Ontario Tories want list of companies that received $2.36B in public grants and loans
Auditor general Bonnie Lysyk found 80 per cent of the economic development funds went to companies the government "invited to apply"
TORONTO—Ontario’s Liberal government is under increasing pressure to release a complete list of private companies that were given billions of dollars in grants and loans.
Auditor general Bonnie Lysyk reported in December that the government had committed $2.36 billion to 374 private business projects between 2004 and May 31, 2015, with $1.87 billion in grants and $489 million in loans.
The province has committed another $118 million in corporate subsidies since the auditor’s report was released.
Lysyk found there was no information on which companies received more than $70 million in funding for 60 different projects.
For months, the Progressive Conservatives have been asking for a list of the companies that received what he calls “corporate welfare,” how much they were given, and what the job targets were.
“It’s time the government clears the air on these grants and comes clean to Ontario taxpayers,” said PC economic development critic Monte McNaughton.
The NDP said the Liberals should not be picking winners and losers.
“There’s no measure of accountability whatsoever in regards to these grants, and the auditor found that the respective ministries don’t even return to see if the jobs were retained or created,” said New Democrat finance critic Catherine Fife.
The auditor found 80 per cent of the economic development funds went to companies that were “invited to apply” for the money by the government.
“We need to see the grants to ensure that this wasn’t simply a crony capitalism-type program where companies gave donations to the Liberals and received grants in return,” said McNaughton.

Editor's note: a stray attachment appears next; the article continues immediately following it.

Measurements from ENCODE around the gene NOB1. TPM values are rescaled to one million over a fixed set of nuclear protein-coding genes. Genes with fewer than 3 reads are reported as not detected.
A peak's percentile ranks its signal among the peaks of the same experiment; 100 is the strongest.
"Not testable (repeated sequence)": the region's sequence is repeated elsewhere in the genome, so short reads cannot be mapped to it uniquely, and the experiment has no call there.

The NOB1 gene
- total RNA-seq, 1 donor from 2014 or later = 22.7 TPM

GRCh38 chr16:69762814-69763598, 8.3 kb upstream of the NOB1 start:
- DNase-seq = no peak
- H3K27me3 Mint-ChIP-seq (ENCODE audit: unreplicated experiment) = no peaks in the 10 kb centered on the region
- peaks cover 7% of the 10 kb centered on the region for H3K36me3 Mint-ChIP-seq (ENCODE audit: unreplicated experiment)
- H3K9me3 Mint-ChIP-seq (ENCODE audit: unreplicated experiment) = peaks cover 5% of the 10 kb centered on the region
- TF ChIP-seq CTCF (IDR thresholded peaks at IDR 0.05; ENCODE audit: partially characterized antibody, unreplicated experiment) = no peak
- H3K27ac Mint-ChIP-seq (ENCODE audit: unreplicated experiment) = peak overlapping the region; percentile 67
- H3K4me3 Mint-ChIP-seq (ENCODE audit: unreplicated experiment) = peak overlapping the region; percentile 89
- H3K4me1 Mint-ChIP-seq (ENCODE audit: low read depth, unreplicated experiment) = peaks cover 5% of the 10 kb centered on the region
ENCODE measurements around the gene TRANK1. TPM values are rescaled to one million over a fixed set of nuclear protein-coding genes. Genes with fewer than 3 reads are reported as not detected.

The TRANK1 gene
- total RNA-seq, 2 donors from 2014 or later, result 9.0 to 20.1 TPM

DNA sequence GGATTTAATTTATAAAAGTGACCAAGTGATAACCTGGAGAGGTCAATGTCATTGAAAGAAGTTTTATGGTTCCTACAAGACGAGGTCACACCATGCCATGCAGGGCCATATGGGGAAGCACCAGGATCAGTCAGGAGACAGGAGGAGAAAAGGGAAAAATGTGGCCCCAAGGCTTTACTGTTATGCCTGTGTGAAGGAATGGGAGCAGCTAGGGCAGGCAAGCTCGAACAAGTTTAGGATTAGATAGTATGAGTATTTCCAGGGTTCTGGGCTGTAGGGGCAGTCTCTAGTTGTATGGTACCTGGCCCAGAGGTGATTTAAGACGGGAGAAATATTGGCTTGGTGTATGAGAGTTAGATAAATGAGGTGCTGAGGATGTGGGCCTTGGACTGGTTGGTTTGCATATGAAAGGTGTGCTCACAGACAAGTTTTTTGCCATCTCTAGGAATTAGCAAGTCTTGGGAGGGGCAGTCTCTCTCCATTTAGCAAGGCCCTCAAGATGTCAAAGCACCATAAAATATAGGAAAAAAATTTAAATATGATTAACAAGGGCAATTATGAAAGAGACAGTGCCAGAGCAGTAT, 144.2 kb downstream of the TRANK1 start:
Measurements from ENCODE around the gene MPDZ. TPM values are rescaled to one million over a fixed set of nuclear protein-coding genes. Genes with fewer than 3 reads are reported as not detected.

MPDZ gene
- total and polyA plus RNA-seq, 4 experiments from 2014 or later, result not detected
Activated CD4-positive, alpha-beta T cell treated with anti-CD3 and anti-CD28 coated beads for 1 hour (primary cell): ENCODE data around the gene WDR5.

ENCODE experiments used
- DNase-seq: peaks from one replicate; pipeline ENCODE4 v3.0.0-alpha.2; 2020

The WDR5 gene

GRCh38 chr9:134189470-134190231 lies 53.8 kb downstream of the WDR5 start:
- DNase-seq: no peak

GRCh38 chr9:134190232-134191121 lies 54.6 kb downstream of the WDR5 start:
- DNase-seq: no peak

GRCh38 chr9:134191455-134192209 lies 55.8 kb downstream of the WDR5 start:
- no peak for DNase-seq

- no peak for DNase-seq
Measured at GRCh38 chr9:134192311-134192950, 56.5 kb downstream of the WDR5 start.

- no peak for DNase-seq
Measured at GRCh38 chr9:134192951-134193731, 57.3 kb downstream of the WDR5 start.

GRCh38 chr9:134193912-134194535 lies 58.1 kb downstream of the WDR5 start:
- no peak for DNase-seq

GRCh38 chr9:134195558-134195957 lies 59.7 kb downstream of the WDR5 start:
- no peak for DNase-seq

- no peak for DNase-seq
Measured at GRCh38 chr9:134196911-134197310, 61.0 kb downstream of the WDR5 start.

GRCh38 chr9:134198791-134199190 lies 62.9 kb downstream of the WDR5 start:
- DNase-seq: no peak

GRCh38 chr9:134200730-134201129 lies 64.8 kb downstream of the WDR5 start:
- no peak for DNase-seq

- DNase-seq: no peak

“They’ve cherry picked which grants to make public, which raises the question: what is the Liberal government hiding from taxpayers?”
Economic Development and Trade Minister Brad Duguid’s office said the Liberals are “immensely proud” of their business support programs.
“Ontario’s $2.8 billion worth of business partnerships have leveraged $29 billion in private-sector investments,” spokeswoman Jessica Hume said in an email.
A January report from the provincially funded Institute for Competitiveness and Prosperity said Ontario has 127 programs that provide financial help to companies.
“The programs…are administered by 14 different ministries and are not centrally organized or broadly marketed, making it difficult for many firms to find and apply for these programs,” the report concluded.
It cost the government $85 million just to administer all its business support programs, according to Lysyk.
A recent survey by the Ontario Chamber of Commerce found that over 50 per cent of businesses planning an expansion sought some form of government financing.
The auditor said the cost per job per year from the government grants ranged from $718 to $16,981 depending on the funding program, several of which were consolidated in 2015 into the new $2.8-billion Jobs and Prosperity Fund.
McNaughton said Parrish and Heimbecker Ltd. got a $5-million grant late last year to build a flour mill in Hamilton that would create 15 jobs, which he calculated works out to more than $300,000 per job.
The auditor said the government gave only four per cent of the total funding to small- and medium-sized businesses, which account for one-third of Ontario’s gross domestic product, and did not support any new startups.
Much of the money went to big companies.
Ubisoft, a video games company based in France, got a $263-million grant to open a development studio in Toronto, while Linamar got $50 million to expand its auto parts plant in Guelph. Ford of Canada was promised up to $70.9 million in 2013, Toyota got a $42.1-million grant in 2015, and the government committed up to $85.7 million in Honda’s plant in Alliston.
McNaughton said the owner of a frozen food company near Strathroy who went to the bank to finance his warehouse expansion was upset when a competitor near Woodstock got a $3.5-million grant from the province.
“The owner of this small business that employs about 50 people called me and asked: ‘Why am I paying higher taxes and more fees in order to fund my direct competitor?”’ said McNaughton. “To me, that makes no economic sense.”
The Ministry of Finance also provides financial support to business, in the form of corporate tax credits, which cost the province $2.87 billion in 2014/15 alone.
The auditor found that the Ministry of Economic Development, Employment and Infrastructure rarely considers which companies benefited from the Ministry of Finance’s targeted tax credits when it gives out grants and loans.